Ozaki soon found himself a bit flooded, letting a non-miracle Entreat the Angels put Sjoblom in the driver's seat. From there, his card advantage and flashback spells let him take total control of the game, winning a few turns later with some flying 4/4s.

Game 2

An early Liliana of the Veil started working on both players' hands, as Sjoblom didn't have a good way to deal with the offending Planeswalker. Garruk Relentless soon followed Liliana onto the battlefield, and with no miracles forthcoming, Liliana got to do her ultimate thing, leaving Sjoblom with just four lands, sacrificing two mana sources and a Tamiyo, the Moon Sage.

...however, over at the next table...

Modern Game 1

As miracles turned nearby, the Philippines's Gerald Camangon (Doran) and Finland's Sami Haggkvist (RUG Delver) were beating each other bloody.

Tarmogoyf and Delver of Secrets squared off early, with Tarmogoyf winning the early battles as one Delver died and the other took a turn to flip. The players then traded multiple removal spells while their signature creatures beat down. However, Hagkvist resolved and kept a Vedalken Shackles on the table, stealing Tarmogoyf and turning the game on its head.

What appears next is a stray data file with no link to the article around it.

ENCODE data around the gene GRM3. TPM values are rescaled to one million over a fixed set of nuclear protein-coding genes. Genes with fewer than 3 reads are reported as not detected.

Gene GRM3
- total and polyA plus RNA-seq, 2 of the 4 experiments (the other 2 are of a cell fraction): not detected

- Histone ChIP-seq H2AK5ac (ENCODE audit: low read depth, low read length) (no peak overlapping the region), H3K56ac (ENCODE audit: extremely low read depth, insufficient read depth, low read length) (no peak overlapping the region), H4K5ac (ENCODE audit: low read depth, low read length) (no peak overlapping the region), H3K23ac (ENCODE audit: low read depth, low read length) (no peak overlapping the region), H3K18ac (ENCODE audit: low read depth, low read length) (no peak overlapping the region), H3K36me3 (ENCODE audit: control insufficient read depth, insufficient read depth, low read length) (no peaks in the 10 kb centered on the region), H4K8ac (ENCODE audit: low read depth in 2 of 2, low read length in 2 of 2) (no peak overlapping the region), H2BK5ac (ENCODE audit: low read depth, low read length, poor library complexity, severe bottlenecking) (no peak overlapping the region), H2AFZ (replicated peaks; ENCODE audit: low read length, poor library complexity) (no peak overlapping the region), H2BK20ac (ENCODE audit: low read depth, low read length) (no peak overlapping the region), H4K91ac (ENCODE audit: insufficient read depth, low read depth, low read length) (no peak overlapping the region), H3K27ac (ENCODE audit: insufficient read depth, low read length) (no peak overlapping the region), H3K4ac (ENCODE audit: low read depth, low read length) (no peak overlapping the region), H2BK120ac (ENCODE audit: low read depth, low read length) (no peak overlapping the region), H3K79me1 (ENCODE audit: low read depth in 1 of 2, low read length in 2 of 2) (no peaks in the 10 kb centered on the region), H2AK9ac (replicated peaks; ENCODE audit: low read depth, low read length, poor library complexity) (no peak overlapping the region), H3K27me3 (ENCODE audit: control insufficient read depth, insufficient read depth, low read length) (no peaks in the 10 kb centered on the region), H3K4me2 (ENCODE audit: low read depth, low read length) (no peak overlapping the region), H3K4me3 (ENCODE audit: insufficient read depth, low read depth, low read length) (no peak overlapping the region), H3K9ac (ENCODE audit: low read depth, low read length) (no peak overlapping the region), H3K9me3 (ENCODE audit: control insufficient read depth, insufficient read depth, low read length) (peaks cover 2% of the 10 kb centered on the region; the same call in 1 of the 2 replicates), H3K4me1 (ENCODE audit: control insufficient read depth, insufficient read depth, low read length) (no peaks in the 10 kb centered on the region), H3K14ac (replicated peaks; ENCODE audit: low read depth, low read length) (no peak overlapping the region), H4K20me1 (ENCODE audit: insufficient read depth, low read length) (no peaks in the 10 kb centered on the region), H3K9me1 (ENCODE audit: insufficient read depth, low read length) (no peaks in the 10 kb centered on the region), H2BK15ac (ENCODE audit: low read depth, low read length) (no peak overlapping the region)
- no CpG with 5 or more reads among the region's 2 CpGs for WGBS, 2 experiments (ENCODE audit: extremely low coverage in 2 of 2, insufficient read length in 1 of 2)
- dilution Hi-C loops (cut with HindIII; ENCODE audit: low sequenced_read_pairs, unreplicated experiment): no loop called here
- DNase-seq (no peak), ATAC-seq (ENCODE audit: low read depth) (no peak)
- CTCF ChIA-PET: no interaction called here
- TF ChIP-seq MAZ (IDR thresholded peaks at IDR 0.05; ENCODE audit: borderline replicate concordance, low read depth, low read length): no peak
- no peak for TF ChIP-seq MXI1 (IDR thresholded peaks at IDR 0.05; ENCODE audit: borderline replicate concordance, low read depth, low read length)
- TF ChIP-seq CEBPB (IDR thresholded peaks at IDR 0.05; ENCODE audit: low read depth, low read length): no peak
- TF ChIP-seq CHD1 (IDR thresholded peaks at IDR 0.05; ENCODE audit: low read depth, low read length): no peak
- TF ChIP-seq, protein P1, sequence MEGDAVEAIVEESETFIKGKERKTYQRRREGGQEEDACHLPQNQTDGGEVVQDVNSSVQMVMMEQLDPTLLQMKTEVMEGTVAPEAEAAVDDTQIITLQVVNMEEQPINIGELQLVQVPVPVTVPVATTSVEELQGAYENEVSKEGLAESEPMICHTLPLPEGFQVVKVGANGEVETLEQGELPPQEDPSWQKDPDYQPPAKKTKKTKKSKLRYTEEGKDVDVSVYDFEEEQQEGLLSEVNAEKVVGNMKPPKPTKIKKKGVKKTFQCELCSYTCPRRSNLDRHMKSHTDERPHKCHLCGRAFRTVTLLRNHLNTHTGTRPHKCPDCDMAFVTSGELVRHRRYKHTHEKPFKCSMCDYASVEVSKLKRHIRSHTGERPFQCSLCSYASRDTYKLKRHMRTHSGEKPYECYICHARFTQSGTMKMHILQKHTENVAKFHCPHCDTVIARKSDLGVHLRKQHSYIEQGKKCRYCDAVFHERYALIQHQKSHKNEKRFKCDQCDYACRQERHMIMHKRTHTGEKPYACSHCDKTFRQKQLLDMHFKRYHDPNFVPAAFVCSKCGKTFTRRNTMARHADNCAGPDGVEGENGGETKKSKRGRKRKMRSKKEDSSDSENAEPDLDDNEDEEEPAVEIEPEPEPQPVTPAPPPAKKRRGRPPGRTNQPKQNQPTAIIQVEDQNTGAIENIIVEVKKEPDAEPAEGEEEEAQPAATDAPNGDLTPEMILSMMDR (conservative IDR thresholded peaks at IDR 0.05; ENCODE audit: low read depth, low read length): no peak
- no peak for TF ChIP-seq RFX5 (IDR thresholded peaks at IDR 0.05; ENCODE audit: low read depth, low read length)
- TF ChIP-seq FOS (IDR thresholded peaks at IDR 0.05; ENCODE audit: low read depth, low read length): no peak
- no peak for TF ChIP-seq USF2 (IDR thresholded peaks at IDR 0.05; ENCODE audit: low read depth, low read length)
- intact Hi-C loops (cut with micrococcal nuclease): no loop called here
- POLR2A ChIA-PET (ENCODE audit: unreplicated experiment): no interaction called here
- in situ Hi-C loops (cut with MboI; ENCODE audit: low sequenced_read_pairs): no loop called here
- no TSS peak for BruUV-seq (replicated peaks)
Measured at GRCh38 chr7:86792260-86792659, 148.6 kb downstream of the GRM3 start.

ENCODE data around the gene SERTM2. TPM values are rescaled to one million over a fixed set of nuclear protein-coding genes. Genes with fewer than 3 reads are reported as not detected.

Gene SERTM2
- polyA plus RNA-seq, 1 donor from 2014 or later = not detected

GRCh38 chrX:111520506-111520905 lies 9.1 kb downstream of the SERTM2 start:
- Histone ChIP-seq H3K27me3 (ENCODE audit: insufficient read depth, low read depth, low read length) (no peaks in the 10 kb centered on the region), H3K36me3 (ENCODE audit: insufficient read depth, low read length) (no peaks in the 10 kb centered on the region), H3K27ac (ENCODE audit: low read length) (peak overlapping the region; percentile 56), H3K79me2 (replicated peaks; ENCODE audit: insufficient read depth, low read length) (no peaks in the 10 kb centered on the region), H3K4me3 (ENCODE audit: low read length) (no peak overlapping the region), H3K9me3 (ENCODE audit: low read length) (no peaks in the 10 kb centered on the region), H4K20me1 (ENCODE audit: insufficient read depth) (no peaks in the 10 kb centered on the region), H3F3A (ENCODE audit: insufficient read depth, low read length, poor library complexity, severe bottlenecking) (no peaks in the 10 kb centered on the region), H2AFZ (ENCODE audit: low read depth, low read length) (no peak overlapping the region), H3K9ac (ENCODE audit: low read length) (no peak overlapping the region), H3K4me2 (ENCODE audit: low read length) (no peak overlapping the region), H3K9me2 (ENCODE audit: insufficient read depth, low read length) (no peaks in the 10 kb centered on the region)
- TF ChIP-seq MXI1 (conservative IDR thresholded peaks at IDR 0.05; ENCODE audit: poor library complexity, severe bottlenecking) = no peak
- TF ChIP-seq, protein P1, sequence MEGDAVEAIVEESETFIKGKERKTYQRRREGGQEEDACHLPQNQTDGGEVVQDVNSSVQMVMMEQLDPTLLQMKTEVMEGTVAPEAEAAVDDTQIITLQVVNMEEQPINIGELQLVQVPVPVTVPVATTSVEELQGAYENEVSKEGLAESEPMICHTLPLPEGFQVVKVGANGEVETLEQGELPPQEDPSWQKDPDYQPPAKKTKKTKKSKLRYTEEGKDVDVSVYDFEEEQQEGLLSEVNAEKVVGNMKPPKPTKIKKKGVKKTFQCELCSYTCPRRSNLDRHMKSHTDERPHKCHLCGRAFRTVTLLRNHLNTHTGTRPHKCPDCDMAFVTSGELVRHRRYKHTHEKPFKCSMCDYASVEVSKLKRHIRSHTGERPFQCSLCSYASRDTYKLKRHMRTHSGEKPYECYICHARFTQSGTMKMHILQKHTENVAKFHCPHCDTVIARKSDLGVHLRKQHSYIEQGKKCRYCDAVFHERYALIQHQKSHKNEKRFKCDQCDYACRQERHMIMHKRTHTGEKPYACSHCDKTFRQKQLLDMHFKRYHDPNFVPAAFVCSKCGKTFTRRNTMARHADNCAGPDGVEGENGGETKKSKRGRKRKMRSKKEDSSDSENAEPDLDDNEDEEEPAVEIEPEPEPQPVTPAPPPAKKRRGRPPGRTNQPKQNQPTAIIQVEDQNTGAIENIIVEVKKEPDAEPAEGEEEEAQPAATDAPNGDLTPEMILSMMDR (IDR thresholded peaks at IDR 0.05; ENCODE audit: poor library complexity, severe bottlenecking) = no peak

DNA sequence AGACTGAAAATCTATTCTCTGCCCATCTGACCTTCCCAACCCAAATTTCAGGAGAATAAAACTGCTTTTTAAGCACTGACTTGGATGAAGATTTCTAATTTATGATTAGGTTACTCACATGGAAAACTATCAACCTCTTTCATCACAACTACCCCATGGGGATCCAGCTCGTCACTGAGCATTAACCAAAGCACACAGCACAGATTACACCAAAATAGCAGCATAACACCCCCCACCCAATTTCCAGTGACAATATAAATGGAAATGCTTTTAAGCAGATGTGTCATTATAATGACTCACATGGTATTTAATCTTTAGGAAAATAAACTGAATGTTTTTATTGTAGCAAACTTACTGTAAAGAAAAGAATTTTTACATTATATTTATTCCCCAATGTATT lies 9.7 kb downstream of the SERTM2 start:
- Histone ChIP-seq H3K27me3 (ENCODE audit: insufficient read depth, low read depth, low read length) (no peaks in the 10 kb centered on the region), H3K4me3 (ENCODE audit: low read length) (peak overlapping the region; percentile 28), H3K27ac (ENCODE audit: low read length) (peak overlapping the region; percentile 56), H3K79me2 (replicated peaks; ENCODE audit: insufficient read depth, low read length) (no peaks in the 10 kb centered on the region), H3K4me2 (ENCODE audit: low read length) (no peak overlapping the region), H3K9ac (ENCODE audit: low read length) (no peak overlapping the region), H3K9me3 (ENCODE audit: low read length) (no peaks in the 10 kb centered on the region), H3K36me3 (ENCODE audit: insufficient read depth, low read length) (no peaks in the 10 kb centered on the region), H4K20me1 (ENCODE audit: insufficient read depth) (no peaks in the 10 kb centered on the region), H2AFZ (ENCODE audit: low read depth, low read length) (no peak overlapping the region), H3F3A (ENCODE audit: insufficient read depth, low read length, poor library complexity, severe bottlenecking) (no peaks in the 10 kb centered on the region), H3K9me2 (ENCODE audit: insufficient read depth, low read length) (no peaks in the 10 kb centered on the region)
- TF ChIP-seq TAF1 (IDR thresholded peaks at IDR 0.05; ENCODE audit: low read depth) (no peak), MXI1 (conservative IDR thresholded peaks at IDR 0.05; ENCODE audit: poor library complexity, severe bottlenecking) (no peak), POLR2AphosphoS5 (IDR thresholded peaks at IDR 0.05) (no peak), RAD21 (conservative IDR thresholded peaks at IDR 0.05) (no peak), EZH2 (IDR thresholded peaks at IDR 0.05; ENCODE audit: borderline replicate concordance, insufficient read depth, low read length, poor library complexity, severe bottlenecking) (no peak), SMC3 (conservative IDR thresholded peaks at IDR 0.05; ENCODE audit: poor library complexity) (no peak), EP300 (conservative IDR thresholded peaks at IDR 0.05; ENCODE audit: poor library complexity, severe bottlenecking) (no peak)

Camangon wasn't done yet, though. With Hagkvist at a low life total, he was forced to untap Vedalken Shackles to help defend against a newly played Knight of the Reliquary and Thalia, Guardian of Thraben, loosening any advantage he had. Stealing the Knight of the Reliquary in turn, Hagkvist found enough blockers to stay alive for some time, even resolving his own Tarmogoyf.

But it wasn't to be. Hagkvist was forced to drop to just 2 life fetching lands, and at that point almost any extra creature from Camangon became lethal, meaning any game win from the Philippines, in either Modern or Block, would seal their ticket to the Top 8 while Finland would have to squirm over the Croatian result.

Sami Haggkvist (left) and Max Sjoblom (right) face off against their opponents as Matti Salmi watches on.

Game 2

This time it was Haggkvist with the Tarmogoyfs... a whopping three of them to put tons of early pressure on Camangon.

But Doran does what Doran does.

Path to Exile and Maelstrom Pulse slowly took care of the trio of Future Sight beaters, opening the way for Doran, the Siege Tower himself to pair with a Qasali Pridemage, quickly reversing the table and dropping Haggkvist to just 6 life.

But the Finnish player wasn't out of it just yet. Cryptic Command kept Haggkvist alive for a turn, drawing a Lightning Bolt to kill the Pridemage. That turned out to be key, as it allowed him to topdeck Vedalken Shackles and threaten to steal Doran.

However, Maelstrom Pulse brutally put an end to those dreams. Haggkvist gamely stole Doran temporarily in order to keep it from attacking, but it wasn't to be. One more turn and one more blank draw, and it was the Philippines celebrating a berth in the first Top 8 of the World Magic Cup.

As for that Croatian match?

It went to the final game of the final match, but Croatia pulled it out by winning a Block Jund mirror match, freezing the Finnish out of the finals by the slimmest of margins.